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Endocr Pract. 2013 Jan-Feb;19(1):73-80. doi: 10.4158/EP12168.OR.

Relationship between glycated hemoglobin and circulating 25-hydroxyvitamin D concentration in African American and Caucasian American men.

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Section of Endocrinology and Metabolism, Department of Medicine, Jesse Brown VA and Section of Endocrinology and Metabolism, Department of Medicine, University of Illinois Medical Centers, Chicago, IL 60612, USA.



To examine whether (1) serum 25-hydroxyvitamin D level (25[OH]D) is a risk factor for hyperglycemia, as assessed by glycated hemoglobin (HbA1c), in African American men (AAM) and (2) 25(OH)D is a predictor of HbA1c in AAM and Caucasian American men (CAM).


We prospectively assessed 25(OH)D and HbA1c in 1,074 men, outpatients with and without diabetes, at an urban Veteran Administration Medical Center (66.8% AAM, 26.4% CAM, 6% Hispanic, 0.4% Asian, and 0.4% Native American men). Multivariate regression analyzed the determinants of HbA1c after accounting for potential confounders.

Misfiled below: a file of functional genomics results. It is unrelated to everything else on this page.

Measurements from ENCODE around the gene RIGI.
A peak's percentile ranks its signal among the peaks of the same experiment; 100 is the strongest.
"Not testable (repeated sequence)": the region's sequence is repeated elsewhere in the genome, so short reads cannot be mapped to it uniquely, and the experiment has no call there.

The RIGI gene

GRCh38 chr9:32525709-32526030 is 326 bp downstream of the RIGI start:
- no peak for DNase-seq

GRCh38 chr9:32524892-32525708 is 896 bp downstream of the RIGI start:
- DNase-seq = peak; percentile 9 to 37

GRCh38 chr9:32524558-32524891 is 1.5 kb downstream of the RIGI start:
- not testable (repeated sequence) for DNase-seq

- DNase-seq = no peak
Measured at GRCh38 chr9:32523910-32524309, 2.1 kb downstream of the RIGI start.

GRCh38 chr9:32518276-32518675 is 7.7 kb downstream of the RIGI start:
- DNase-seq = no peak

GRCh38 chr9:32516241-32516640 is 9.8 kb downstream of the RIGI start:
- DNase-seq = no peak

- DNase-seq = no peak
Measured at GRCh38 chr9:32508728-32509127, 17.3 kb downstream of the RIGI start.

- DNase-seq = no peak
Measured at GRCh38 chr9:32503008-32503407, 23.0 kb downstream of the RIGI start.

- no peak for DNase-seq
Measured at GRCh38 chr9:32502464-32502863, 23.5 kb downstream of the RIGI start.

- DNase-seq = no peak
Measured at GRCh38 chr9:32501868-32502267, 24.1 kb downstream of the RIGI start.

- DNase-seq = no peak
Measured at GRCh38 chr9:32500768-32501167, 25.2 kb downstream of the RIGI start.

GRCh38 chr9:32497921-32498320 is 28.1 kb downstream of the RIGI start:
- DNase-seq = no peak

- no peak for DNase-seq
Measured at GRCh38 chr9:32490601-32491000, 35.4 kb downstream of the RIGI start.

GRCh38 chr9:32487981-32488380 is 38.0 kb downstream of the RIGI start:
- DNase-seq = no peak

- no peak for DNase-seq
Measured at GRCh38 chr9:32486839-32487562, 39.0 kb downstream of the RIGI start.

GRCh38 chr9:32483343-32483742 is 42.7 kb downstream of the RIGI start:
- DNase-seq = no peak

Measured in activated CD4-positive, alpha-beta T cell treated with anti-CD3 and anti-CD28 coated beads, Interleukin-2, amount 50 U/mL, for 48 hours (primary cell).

We found high prevalence of low (< 30 ng/mL) 25(OH)D (81%) and elevated (≥5.7%) HbA1c (53.5%). The 25(OH)D was inversely associated with HbA1c in all men (r = -0.12, P<.001), in AAM (r = -0.11, P = .003), and in CAM (r = -0.15, P = .01). In the entire group the independent determinants of HbA1c included body mass index (BMI), age, 25(OH)D levels, systolic blood pressure (BP), triglycerides, high-density lipoprotein (HDL), and current alcohol use (P<.0001, .013, .009, .01, .008, .034, and .048, respectively) while glomerular filtration rate (GFR) and marital status showed borderline significance (P = .08 and .09, respectively). In AAM these determinants included BMI, 25(OH)D levels, systolic BP, and current alcohol use (P<.0001, .01, .02, and .03, respectively), while age had borderline significance (P = .06). In CAM, these included BMI, age, and triglycerides (P = .01, .03, and .004, respectively) but not 25(OH)D levels (P = .50).


Circulating low 25(OH)D is a risk factor for hyperglycemia, as assessed by HbA1c, in AAM. The 25(OH)D level is an independent determinant of HbA1c in AAM, but not in CAM, including men with and without diabetes.

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